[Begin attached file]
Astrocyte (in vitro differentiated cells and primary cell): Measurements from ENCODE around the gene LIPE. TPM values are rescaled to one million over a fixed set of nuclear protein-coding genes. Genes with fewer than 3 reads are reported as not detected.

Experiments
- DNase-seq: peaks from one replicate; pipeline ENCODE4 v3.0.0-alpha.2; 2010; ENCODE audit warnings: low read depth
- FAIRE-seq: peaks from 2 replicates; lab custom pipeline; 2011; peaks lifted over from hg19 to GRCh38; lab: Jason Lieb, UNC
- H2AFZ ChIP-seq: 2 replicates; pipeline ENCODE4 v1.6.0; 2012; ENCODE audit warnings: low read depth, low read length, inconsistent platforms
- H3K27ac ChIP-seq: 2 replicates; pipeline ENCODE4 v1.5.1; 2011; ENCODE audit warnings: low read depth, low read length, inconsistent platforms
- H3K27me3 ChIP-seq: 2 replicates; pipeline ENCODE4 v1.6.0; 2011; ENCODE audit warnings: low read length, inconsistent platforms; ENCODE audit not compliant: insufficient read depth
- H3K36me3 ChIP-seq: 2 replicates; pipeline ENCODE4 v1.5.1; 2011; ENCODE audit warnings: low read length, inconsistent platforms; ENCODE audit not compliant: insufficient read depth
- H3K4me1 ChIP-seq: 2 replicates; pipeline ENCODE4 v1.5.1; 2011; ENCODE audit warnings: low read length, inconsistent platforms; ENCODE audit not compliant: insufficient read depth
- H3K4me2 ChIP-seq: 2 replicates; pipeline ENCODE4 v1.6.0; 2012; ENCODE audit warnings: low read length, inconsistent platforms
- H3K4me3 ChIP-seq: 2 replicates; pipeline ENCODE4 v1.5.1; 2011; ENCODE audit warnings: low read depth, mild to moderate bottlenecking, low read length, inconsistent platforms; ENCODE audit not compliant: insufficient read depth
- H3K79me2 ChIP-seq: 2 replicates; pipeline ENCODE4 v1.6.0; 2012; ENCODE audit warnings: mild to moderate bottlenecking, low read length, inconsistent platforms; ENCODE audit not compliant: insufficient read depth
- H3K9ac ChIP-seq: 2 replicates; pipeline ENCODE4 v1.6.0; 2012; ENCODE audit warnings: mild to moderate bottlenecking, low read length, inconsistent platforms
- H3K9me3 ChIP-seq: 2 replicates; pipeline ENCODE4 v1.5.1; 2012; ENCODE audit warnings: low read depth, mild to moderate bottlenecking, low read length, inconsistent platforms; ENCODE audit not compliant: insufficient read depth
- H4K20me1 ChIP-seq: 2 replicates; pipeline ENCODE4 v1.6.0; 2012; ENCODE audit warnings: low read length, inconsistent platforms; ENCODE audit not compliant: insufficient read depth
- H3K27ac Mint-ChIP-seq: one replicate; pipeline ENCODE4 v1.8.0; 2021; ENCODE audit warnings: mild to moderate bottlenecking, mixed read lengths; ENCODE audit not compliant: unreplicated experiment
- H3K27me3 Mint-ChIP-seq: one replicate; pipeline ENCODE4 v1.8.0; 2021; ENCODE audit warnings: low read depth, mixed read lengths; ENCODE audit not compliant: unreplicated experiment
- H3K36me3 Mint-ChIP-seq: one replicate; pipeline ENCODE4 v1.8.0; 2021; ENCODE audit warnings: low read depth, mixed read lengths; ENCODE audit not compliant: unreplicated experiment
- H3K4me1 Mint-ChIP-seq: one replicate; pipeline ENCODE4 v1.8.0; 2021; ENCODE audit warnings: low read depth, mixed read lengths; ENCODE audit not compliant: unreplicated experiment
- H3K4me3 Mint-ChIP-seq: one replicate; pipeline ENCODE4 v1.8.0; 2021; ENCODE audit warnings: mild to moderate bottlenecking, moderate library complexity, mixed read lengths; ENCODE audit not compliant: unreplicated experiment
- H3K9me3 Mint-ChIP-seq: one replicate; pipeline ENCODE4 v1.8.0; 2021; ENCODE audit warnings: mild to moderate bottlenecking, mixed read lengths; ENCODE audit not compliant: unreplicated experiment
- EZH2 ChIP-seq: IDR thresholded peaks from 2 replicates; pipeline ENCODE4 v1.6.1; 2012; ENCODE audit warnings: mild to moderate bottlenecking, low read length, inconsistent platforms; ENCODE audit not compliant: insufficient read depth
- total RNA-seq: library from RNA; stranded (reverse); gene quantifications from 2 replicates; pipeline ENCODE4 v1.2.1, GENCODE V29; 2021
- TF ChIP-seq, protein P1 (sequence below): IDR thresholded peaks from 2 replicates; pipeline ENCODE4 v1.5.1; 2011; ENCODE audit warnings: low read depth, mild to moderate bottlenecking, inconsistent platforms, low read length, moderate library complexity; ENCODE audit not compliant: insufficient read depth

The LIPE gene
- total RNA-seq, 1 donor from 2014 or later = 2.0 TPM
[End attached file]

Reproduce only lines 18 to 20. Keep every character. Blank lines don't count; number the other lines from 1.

- H3K36me3 Mint-ChIP-seq: one replicate; pipeline ENCODE4 v1.8.0; 2021; ENCODE audit warnings: low read depth, mixed read lengths; ENCODE audit not compliant: unreplicated experiment
- H3K4me1 Mint-ChIP-seq: one replicate; pipeline ENCODE4 v1.8.0; 2021; ENCODE audit warnings: low read depth, mixed read lengths; ENCODE audit not compliant: unreplicated experiment
- H3K4me3 Mint-ChIP-seq: one replicate; pipeline ENCODE4 v1.8.0; 2021; ENCODE audit warnings: mild to moderate bottlenecking, moderate library complexity, mixed read lengths; ENCODE audit not compliant: unreplicated experiment